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Helen Silvis and Lisa Loving of The Skanner
Published: 04 March 2009

Black kids and White kids in the Portland metro area are basically achieving academically at the same rate – but the high rates of gentrification that push poorer families away from their neighborhoods are disproportionately disrupting African American children's ability to learn.
Those are a few of the findings of a new report commissioned by the Black Parent Initiative and the Chalkboard Project, and conducted by EcoNorthwest.
The study, while examining why African American students lag behind White students in academic achievement, found that Black students are more likely to switch schools at every stage of their school careers.
It also identified some metro-area schools that have posted some successes in closing the achievement gap – as well as schools where the gap is widening.
"This report should provide the framework so that we can move forward at a greater pace toward achieving equity between White students and students of color," said Doug Stamm, chair of the Chalkboard Project.
The study analyzed students in six Multnomah County school districts. It found that African American students are learning just as well as White students, making the same rate of progress, but Black students start out about 1.5 grades behind and the gap persists through high school.
In elementary grades, Black students are 1.5 times more likely than White students to move schools – and by high school they are twice as likely to change schools.
Charles McGee, director of the Black Parent Initiative, says the report's findings are not limited to students.
"We also found that there's also a high mobility even in teachers, at schools that have predominantly Black populations," he said.
Teacher turnover impacts Black students more than White students. Black students are more likely to have a teacher who is new to their school.
The report identified several schools that are slowly closing the gap in either math or reading. In math, it singles out Grout and Hollydale elementaries, Hosford Middle School and Reynolds and Grant high schools. Schools closing the achievement gap in reading are: Shaver and Sabin elementaries; and Dexter, McCarty, Gray, Sabin, Mt. Tabor and George middle schools. At all these schools Black students are learning at a higher rate than the Multnomah County average.
Despite the gains of students at some schools, McGee says the efforts still lag way behind what is needed.
"I'd say the most alarming thing we saw is that there's not a school in Multnomah County that can say they are teaching Black children well, there's not one school where they're either meeting, and/or exceeding, or even sort of touching the benchmarks in math and reading. Not one school."

A parent, Cynthia Traylor urged Black parents to get involved and advocate for their children. She said her son is doing well at a PPS alternative high school, which teaches courses in welding and other practical subjects.
"Success is not always what is standardized," she said. "It is what is best for a particular child."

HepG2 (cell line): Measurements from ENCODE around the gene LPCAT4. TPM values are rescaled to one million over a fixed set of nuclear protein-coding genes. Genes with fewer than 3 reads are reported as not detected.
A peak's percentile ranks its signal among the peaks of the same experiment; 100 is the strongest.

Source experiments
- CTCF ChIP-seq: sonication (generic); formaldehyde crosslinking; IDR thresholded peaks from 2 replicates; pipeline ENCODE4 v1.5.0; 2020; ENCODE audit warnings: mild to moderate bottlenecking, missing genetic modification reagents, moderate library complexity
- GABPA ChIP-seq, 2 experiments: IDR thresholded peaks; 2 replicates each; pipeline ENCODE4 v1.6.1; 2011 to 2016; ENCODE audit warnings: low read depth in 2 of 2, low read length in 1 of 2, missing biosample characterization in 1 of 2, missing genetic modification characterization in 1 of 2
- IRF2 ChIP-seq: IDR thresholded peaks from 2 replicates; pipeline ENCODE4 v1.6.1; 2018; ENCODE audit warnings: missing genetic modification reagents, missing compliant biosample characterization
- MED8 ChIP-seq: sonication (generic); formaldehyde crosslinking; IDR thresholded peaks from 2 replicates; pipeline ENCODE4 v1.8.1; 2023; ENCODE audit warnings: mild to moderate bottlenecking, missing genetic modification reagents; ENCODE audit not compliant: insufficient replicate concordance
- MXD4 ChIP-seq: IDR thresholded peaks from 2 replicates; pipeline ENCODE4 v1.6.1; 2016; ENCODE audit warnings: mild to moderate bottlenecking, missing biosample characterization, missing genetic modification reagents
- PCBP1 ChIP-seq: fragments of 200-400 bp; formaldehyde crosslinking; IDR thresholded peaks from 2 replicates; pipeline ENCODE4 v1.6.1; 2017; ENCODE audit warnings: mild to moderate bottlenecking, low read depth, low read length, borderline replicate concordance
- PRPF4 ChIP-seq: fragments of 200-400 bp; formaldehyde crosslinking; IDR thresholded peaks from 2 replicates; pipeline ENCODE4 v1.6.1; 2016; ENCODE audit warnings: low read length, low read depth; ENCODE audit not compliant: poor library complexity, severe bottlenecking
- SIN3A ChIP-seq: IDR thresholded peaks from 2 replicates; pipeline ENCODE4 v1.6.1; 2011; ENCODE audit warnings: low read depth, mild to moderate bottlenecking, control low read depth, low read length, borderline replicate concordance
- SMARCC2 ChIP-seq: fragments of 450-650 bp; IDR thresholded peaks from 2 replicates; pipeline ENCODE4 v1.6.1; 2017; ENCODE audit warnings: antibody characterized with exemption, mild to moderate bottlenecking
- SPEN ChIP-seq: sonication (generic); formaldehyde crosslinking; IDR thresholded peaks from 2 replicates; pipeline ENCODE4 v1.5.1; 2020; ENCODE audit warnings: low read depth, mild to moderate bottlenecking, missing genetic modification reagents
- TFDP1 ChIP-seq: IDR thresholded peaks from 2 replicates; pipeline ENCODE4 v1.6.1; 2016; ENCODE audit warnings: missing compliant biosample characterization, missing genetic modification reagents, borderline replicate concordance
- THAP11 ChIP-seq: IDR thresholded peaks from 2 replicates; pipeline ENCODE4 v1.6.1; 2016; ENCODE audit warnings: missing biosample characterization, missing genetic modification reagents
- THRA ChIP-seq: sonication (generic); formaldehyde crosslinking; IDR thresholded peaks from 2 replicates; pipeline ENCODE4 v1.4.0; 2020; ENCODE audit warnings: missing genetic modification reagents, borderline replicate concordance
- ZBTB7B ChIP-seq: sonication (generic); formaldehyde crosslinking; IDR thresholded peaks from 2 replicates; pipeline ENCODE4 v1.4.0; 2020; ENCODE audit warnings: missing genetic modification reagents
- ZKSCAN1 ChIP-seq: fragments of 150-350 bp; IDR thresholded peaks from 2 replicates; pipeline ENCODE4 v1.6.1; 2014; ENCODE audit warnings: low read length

Part of the issue illuminated by the report, McGee says, is that academic achievement of youth is linked to housing, jobs and development.
"The education system in this country is completely complex, it's a $72 billion industry, and that all these things are connected," he said. "Where will you build the next public housing is so interconnected to student achievement for two to three years, and it's even connected to the teachers that teach at this school."
McGee said the Black Parent Initiative plans next to launch a process that brings together members of the Black community as well as business owners and development agencies to look at long-term strategies to bolster students in their neighborhoods.
According to the report, about 40 percent of the achievement gap disappears when poverty is taken into account. At least part of the difference between Black and White students can be explained by higher rates of poverty for Black families.
"We've had this conversation in the community and the broader community, we need to talk about what the business community feels about this stuff, we need to engage them because ultimately if the achievement gap continues to look the way that it looks, it impacts our workforce," he said. "We can't talk about the economic liability of people of color, and specifically of Black people, in this region, if we do not close the achievement gap."
County chair Ted Wheeler said the report would help policy makers promote equity for students. For example, funds can be targeted to programs that support minority students. Wheeler pledged to work with other education and policy leaders to close the gap.
"It's completely doable," he said. "We have the ability to close the achievement gap and we have the ability to do it relatively quickly."
Education leaders at the conference – including PPS Superintendent Carole Smith, and former PPS school board member Lolenzo Poe, said they plan to continue working to identify what is happening in the schools where the gap is being closed.
We can't support systems that don't offer success for all," Smith said. "This report will help us hone in on what we need to do."
The Black Parent Initiative offers programs that support parents who want to help their children succeed in school.

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